Why did you pick the tagline, Passion With a Purpose?
Because my books are what I would refer to as “edgy Inspirational,” meaning they are a tad more passionate than the majority of Inspirational fiction in the CBA (Christian Booksellers Association) market. And I did this on purpose. You see, I’m the type of woman who loves a heated romance, you know—the heart-fluttering, pulse-pounding emotional tug-of-war between a man and a woman? It draws me, always has, from the early days of Gone With the Wind. But for me, heated romance is not enough. Without God and His precepts in the middle, it’s nothing but lust—heat that burns but doesn’t keep you warm.
Let’s face it—passion is powerful. It can drive a woman into the arms of a man, or a person into the arms of God. In truth, romantic passion gives us a glimpse into the very heart of God. After studying the “Song of Solomon” in the Bible , I’m convinced that the God who created passion and intimacy did so to mirror the intensity of His own love for mankind. It is my belief that romance laced with God’s precepts is also powerful—it can draw, woo and win advocates to its cause with the stroke of a keyboard. It is my hope that A Passion Most Pure is a novel that strikes the balance between romantic and spiritual passion for the broad base of readers searching for its message, and by interweaving the two, bring them into an intimate relationship with the true author of romance.
Why Christian fiction?
Because to me, romance is not romantic unless God is in the middle! For my tastes, there’s nothing “sexy” about sin in a romance novel or movie. I’ve had people tell me that Bridges of Madison County was one of the most romantic films they have ever seen. Are you kidding me??? Since when is adultery romantic, no matter the situation! Maybe that’s just me, but I personally can’t enjoy romance (in a movie or book) unless it is according to God’s precepts OR unless it uses sin to point the reader TO His precepts. That’s the reason I LOVE Inspirational Romance so much. And, yes, “faith” (or spiritual passion) is the key component in my novels … with romantic passion hot on its heels!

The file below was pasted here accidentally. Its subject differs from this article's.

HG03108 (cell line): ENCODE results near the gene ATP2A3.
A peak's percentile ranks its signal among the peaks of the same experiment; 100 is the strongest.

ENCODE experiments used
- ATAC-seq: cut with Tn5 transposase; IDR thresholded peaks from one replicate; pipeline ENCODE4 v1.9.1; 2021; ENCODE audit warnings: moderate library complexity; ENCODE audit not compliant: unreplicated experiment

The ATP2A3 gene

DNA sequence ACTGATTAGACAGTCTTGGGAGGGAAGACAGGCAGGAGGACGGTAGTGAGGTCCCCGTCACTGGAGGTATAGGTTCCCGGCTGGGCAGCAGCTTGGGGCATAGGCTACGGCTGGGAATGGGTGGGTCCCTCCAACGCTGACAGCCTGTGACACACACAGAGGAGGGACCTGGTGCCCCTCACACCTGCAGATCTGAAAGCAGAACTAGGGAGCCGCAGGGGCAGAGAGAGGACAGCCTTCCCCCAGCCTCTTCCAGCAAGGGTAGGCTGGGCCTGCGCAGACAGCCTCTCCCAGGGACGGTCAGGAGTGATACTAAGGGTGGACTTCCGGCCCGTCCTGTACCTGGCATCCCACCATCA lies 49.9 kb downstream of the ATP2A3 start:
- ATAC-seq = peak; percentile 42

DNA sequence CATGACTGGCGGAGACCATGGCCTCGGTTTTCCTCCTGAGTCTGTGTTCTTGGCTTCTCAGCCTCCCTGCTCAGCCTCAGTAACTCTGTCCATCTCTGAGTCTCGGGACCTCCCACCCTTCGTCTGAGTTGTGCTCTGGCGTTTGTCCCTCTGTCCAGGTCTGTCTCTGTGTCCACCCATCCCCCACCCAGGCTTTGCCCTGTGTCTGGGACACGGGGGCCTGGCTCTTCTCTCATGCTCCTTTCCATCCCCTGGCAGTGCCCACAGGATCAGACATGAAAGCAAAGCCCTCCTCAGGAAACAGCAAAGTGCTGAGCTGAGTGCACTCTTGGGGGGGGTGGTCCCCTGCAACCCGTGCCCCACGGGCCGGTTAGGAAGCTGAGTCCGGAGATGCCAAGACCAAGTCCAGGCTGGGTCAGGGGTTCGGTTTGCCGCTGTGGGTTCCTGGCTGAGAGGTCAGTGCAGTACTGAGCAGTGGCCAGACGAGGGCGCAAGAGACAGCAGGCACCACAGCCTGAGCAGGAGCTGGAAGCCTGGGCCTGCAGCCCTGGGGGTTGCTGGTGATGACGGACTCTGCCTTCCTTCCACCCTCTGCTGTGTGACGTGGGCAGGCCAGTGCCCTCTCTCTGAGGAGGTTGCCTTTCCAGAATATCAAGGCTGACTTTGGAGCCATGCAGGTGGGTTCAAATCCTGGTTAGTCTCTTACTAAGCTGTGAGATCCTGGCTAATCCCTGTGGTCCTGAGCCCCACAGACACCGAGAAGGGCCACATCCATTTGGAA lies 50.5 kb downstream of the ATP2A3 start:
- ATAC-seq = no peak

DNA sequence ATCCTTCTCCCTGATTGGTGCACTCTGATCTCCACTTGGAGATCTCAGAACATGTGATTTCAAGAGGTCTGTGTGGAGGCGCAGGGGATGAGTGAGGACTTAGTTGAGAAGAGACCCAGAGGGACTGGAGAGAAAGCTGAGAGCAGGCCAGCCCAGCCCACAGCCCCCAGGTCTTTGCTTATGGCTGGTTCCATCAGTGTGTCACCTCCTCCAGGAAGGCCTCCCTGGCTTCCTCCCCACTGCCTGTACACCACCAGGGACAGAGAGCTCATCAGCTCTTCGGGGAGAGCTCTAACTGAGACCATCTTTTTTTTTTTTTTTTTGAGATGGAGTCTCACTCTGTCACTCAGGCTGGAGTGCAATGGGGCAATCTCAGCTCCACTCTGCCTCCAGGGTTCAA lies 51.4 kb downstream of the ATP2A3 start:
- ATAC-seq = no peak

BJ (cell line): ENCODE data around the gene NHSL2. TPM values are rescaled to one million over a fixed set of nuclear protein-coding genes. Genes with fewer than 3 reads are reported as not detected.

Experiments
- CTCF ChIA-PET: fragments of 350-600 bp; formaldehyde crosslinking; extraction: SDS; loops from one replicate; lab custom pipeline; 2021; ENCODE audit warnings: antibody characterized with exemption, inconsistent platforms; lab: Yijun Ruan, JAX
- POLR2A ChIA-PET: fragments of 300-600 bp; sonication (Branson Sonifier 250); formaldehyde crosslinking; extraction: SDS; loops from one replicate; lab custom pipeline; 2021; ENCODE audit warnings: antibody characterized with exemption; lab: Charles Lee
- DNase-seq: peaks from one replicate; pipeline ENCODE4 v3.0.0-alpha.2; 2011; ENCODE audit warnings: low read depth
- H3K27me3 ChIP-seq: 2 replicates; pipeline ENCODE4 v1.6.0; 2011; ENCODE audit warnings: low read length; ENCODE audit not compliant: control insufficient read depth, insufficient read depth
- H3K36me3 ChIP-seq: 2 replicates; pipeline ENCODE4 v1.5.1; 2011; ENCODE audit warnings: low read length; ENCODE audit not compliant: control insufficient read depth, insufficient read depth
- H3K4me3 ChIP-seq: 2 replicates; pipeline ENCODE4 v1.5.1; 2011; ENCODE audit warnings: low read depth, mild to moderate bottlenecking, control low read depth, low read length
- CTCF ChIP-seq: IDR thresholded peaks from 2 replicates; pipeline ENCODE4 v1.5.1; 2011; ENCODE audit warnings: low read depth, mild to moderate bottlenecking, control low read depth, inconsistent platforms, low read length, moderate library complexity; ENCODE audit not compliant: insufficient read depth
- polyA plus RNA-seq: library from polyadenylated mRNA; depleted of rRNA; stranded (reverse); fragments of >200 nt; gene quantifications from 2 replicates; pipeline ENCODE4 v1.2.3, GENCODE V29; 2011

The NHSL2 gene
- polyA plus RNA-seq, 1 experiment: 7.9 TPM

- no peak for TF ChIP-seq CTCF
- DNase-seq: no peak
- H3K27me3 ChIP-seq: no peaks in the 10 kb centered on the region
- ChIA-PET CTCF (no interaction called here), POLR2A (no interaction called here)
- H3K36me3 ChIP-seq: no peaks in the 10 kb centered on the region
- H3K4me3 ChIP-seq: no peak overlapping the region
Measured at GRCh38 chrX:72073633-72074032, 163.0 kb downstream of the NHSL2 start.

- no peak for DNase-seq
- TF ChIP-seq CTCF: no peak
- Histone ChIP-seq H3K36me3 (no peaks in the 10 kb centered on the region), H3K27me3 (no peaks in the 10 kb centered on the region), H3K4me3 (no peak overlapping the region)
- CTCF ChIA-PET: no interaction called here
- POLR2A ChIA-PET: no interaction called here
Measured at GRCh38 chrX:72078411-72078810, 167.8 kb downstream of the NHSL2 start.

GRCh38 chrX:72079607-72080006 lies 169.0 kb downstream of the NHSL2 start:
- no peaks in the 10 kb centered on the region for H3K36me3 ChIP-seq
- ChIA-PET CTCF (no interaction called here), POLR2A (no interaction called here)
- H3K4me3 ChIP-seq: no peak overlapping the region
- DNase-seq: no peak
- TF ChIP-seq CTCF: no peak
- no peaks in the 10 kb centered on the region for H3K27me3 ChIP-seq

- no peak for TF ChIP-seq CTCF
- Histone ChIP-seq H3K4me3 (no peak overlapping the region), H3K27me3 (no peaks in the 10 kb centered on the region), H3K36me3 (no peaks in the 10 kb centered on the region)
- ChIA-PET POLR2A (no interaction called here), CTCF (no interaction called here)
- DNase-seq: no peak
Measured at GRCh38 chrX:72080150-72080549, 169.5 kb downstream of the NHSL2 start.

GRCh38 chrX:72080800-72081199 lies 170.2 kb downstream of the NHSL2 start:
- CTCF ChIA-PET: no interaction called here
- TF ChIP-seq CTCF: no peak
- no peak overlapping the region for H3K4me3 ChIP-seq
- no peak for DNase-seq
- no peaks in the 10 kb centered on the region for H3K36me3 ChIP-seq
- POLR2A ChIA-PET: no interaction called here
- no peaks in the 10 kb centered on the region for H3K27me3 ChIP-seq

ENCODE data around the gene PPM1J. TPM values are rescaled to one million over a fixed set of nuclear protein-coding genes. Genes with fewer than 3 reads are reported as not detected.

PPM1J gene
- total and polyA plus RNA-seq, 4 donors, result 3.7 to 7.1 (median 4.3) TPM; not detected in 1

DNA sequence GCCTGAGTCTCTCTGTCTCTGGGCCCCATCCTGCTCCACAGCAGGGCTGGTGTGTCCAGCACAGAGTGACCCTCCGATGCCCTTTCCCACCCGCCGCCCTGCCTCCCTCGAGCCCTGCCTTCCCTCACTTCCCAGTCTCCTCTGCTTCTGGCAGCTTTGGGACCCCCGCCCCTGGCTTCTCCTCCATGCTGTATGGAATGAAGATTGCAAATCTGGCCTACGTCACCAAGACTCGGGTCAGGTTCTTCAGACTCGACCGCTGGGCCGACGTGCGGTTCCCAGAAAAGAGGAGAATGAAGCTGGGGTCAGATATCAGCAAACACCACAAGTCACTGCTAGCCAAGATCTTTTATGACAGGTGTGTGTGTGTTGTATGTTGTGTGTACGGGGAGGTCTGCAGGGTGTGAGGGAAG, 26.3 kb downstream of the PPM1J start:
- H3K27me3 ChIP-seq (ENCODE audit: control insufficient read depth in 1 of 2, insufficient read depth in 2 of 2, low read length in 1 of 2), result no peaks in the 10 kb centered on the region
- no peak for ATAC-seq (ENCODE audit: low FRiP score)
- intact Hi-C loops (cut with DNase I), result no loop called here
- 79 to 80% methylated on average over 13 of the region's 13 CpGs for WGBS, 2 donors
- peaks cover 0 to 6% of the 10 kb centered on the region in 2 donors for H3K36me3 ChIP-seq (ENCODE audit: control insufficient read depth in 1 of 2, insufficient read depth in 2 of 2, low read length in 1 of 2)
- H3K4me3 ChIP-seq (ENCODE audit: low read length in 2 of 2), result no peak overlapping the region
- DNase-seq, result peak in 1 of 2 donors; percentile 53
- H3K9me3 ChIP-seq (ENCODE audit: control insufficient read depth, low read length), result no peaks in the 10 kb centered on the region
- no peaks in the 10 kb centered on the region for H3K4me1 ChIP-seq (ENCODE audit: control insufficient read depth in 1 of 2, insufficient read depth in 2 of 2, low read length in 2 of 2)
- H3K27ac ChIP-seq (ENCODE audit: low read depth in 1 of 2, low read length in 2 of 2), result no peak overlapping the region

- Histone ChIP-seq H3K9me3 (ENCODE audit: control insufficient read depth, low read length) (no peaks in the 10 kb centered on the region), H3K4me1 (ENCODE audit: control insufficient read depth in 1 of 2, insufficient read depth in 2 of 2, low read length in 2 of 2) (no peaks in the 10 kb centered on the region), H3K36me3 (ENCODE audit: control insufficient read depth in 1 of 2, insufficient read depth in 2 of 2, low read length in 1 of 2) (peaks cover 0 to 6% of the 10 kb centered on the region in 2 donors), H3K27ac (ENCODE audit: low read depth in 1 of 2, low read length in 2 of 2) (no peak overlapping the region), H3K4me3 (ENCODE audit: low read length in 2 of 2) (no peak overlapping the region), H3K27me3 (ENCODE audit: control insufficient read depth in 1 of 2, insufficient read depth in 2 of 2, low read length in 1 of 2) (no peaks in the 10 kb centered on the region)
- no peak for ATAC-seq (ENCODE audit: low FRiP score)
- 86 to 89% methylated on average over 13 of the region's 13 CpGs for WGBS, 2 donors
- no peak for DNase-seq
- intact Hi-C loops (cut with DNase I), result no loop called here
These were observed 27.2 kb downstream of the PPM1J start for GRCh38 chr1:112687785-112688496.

Do I need to read your books in order?
Well, technically, no. Each has been written as a stand-alone book. BUT … because both my first series “The Daughters of Boston” and my second series “Winds of Change” continue the saga of the O’Connors, it is really beneficial to read the books in order for two reasons. One, because book 1—A Passion Most Pure-- is a true introduction to this very passionate family, it gives you all the necessary background that will truly enhance your reading experience. And two, because book 1 is not your “typical” romance where you know who the heroine ends up with, it contains several shocking surprises that would be ruined for you if you read the books out of order.
Will you be on book tour?
Not likely, unless I sell a TON of books, so please spread the word! J
I’ll give you a hint: When I was little, my brothers and sisters used to call me “Walking Nervous Breakdown.” Okay, so I’m a bit wired … there’s no harm in that, is there? I mean I do everything fast—I walk fast, I talk fast and I eat fast—a natural byproduct of being # 12 in a family of 13. Imagine 15 people at a Last Supper-style Formica table with long red vinyl benches on either side. Like a school of sharks waiting for meat to hit the water. If you didn’t grab for the grub, chances are there wouldn’t be anything left. Can you say “plague of locusts”? To this day, buffets put a twitch in my eye because I feel like the food will run out. J
And, yes, I am dramatic … okay, “melo”-dramatic, but in my opinion that makes for a good storyteller. I like drama and passion— LOTS of it—especially in my reading material, which is why my books are not sweet, easy reads. But the flip side is that ALL that PASSION and ENERGY are also channeled into my love affair with God, which is a very good thing!